The Movement Has Begun

December 2, 2011

On December 1st, the Democratic Left Front, a movement of movements based in Johannesburg, South Africa, inaugurated its arrival in Durban with an all-day conference on ecosocialism at the University of KwaZulu Natal. This event was a turning point for me personally, and as I will outline below, a powerful message to us all that an ecosocialist movement is not only growing on the horizon, but has already begun.

The objectives of the conference were outlined in the program:
“Understand the link between the climate crisis and capitalism; Situate South Africa within this; Explore and understand the concept of ecosocialism; Learn from existing experiences of ecosocialism; and Explore and think about ecosocialism in relation to alternatives like food sovereignty, climate jobs, solidarity economy, etc.”

I was honored to be a featured speaker, along with fellow Ecosocialist Horizons co-founder Joel Kovel, and an incredible panel of ecosocialists from all over the world: Renowned ecofeminist Terisa Turner, former Bolivian ambassador Pablo Solon, the one-and-only South African organizer Trevor Ngwane, Canadian ecosocialist organizer Roger Rashi, Vishwas Satgar from the Democratic Left Front, and many others. The speakers covered a wide range of subjects, from the crisis of capitalism and its false alternatives, to the theory and practice of ecosocialism, to ecofeminist world revolution, and to concrete experiences of ecosocialism from Bolivia to South Africa. (You can listen to the speeches by Pablo, Terisa, and Roger on this page under “Audio.”)

DancingThe real depth and spirit of the conference came not from the speakers however, but from the audience. They arrived by the hundreds, dancing and singing in four-part harmony, tranforming a lecture hall into a revolutionary celebration. These were not the academics or the usual leftist suspects that you might expect to attend a conference on ecosocialism. The vast majority of the audience were from the Southern African Rural Women’s Assembly, a network of rural women organizers from all over Sub-Saharan Africa, and from the Democratic Left Front, a large federation of radical grassroots organizers from all over South Africa. Throughout the day, they were not participants but protagonists, not spectators but subjects, not listeners but leaders.

From beginning to end, the assembly challenged the speakers with penetrating questions that forced us to distill and articulate in clear terms the theory and practice of ecosocialism. The discussion ranged from the struggle for basic necessities and the relation of these struggles to an ecosocialist vision, to a question about the organizational structure necessary to implement ecosocialist theory as a guide to action, and much more.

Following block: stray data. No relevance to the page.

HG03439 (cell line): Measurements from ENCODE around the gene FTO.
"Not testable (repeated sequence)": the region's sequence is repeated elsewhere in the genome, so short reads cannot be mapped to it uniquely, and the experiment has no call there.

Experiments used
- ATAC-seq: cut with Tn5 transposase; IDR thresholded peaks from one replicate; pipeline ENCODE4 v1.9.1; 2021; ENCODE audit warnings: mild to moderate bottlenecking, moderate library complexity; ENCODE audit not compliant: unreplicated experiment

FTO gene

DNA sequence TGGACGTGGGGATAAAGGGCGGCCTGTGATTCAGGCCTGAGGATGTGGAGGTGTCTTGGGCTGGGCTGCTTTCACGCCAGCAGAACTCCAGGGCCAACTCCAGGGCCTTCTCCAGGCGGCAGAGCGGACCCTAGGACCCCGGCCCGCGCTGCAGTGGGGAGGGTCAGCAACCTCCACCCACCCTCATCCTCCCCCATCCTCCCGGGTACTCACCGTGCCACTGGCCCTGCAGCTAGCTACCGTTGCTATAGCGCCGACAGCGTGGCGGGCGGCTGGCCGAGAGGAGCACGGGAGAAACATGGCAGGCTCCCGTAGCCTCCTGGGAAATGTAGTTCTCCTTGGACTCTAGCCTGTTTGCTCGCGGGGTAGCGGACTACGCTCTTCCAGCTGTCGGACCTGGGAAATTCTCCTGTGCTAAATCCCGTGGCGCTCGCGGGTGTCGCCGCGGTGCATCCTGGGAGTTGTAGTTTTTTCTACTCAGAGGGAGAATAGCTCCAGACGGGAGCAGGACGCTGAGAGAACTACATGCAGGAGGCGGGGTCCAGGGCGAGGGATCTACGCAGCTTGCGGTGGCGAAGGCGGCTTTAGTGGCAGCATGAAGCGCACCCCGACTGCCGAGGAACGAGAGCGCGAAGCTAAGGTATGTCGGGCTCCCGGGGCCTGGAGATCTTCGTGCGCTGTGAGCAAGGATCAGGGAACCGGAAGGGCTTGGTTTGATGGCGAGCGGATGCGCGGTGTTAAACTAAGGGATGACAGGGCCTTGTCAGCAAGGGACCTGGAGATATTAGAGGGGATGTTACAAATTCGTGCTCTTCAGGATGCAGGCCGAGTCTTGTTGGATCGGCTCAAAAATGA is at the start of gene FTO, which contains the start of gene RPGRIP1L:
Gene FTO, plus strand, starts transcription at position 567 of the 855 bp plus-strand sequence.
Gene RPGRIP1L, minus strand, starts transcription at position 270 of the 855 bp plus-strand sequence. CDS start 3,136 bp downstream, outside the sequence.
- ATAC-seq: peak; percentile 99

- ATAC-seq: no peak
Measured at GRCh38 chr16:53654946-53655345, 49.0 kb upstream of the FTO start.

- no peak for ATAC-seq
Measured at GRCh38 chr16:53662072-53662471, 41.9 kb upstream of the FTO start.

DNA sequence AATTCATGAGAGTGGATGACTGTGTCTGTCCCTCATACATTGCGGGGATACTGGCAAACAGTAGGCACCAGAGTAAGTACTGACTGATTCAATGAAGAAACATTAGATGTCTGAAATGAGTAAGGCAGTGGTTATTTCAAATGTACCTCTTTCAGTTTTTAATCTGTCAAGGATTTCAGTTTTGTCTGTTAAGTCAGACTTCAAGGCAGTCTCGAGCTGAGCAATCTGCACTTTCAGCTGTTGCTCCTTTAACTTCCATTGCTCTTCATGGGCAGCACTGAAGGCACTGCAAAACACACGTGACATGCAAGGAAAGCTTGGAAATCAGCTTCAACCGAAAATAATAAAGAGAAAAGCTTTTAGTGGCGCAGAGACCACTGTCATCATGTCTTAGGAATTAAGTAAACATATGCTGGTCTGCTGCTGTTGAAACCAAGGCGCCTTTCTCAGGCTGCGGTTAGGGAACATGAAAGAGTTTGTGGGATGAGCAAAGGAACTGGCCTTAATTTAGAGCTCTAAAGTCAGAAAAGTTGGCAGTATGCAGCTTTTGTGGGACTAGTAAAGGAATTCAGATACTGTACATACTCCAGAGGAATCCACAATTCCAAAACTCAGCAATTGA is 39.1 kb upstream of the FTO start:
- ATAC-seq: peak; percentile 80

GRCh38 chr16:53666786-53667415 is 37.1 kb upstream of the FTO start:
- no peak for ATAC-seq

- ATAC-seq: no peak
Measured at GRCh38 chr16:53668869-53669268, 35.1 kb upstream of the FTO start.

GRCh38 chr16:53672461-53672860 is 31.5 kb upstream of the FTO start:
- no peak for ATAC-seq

In particular, members of the Rural Women’s Assembly challenged the speakers to engage more deeply with the struggle against patriarchy. This was an unforgettable wake up call and reminder, for me and for so many, that overcoming patriarchy must be absolutely central to any revolutionary project. The liberation of women from male supremacy cannot be an afterthought, or an item on a list of demands. Absent a radical ecofeminist center, ecosocialism cannot be worthy of the name.

They were very eager to take our brochures (beautifully designed by Arabelle Clitandre!), and impressed and grateful that we had a translation into isiZulu (thanks to Faith Manzi!). I have never before encountered such an engaged audience on this subject, and Joel, who has lectured on every continent about ecosocialism, agreed.

I have lost count of the number of times that I have been told by people in the “First World” that ecosocialism will never get anywhere because it includes the word socialism. Take a look at the video here of these people singing “I’m a socialist” in spontaneous harmony, and think again. Moreover, both the ten speakers and the audience of hundreds all demonstrated a rigourous and dynamic understanding of the necessary next step in the evolution of socialism — toward a fundamental unity with nature. As Pablo Solon says in his talk, we must not only liberate humans from exploitation, we must also free nature from slavery.

The ecosocialist tide is coming in. This day was a profound demonstration, for me and for everyone, of who the revolutionary subjects for ecosocialist transformation really are. While there is no single privileged subject or agent of this transformation, there can be no doubt about where the movement is. In this context it became very clear to me how important it is for us as ecosocialists to follow the advice of Amilcar Cabral and “return to the source” — to learn from the people for whom ecosocialism in not an abstraction but a tangible platform for struggle and liberation. The movement has begun. Stay tuned!

COP 17 South AfricaThis post is part of a series. A delegation from Ecosocialist Horizons is in Durban, South Africa, bringing you reports from the United Nations conference on climate change, known as COP 17.